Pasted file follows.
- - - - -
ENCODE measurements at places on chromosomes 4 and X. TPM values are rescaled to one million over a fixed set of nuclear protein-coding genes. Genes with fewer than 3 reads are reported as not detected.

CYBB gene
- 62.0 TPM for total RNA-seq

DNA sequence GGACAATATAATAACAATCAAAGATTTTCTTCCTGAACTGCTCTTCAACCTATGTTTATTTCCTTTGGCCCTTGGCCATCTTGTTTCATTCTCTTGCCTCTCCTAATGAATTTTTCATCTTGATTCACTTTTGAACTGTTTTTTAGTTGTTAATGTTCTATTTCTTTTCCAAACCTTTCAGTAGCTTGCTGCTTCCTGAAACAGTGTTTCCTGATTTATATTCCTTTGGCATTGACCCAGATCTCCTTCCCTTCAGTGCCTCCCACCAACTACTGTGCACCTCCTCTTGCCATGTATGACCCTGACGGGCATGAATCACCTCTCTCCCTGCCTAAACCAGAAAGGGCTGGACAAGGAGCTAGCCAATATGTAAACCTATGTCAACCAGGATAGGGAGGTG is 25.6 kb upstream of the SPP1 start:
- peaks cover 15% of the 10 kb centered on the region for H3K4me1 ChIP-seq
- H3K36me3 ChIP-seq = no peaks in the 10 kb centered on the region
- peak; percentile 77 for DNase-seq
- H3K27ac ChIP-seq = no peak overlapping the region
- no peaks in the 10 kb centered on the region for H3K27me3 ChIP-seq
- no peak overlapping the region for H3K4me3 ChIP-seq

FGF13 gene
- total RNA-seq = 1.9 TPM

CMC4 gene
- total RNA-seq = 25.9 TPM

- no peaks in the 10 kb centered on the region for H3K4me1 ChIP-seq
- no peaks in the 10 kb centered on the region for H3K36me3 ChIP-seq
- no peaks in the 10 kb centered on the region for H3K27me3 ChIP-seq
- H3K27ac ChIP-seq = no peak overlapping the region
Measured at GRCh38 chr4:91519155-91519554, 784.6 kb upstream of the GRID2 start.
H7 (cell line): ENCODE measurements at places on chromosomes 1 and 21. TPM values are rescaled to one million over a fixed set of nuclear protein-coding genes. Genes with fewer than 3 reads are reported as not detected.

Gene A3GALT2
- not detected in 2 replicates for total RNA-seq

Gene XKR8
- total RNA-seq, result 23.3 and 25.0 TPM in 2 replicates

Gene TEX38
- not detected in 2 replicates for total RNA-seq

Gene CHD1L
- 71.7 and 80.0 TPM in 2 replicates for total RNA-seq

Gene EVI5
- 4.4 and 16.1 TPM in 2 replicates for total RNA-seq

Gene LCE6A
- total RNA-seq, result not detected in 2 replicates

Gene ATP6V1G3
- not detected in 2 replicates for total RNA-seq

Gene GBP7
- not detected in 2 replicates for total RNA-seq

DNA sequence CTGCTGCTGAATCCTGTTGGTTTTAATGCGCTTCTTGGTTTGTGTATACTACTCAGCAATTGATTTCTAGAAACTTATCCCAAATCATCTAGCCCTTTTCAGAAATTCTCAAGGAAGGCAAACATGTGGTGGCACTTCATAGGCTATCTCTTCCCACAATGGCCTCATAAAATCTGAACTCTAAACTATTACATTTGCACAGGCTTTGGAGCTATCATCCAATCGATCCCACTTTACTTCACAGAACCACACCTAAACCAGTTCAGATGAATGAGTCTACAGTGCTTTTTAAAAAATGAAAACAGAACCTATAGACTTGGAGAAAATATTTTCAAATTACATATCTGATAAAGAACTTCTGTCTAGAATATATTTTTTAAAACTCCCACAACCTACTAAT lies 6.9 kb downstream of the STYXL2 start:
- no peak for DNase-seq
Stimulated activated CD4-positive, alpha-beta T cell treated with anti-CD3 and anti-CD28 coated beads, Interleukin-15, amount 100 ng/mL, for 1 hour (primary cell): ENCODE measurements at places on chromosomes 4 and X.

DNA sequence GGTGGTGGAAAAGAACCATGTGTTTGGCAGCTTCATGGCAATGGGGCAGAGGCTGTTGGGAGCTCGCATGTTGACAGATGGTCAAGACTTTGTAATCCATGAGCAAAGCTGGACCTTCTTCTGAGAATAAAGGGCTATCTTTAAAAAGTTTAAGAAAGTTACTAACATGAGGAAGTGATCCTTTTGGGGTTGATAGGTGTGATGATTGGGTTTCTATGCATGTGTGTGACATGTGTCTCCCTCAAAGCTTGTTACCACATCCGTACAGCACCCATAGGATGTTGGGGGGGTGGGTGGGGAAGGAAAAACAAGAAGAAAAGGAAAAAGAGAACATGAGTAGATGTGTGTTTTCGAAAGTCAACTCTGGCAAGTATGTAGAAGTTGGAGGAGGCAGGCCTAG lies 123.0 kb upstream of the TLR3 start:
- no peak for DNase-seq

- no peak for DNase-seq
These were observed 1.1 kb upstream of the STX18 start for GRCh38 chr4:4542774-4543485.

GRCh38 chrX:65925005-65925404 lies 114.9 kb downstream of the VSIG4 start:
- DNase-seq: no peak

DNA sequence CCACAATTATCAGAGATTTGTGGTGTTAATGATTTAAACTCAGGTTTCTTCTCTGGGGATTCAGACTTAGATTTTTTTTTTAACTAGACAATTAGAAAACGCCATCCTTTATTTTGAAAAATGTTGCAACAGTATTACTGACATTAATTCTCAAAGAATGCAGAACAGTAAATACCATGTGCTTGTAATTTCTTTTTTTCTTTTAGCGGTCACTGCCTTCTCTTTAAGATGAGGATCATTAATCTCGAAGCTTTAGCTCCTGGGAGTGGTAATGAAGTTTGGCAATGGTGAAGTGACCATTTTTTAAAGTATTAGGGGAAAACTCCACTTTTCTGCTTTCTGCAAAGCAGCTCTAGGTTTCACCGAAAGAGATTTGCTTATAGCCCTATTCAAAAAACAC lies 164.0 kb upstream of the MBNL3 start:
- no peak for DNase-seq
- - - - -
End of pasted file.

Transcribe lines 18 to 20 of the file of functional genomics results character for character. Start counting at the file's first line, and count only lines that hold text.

- H3K27ac ChIP-seq = no peak overlapping the region
Measured at GRCh38 chr4:91519155-91519554, 784.6 kb upstream of the GRID2 start.
H7 (cell line): ENCODE measurements at places on chromosomes 1 and 21. TPM values are rescaled to one million over a fixed set of nuclear protein-coding genes. Genes with fewer than 3 reads are reported as not detected.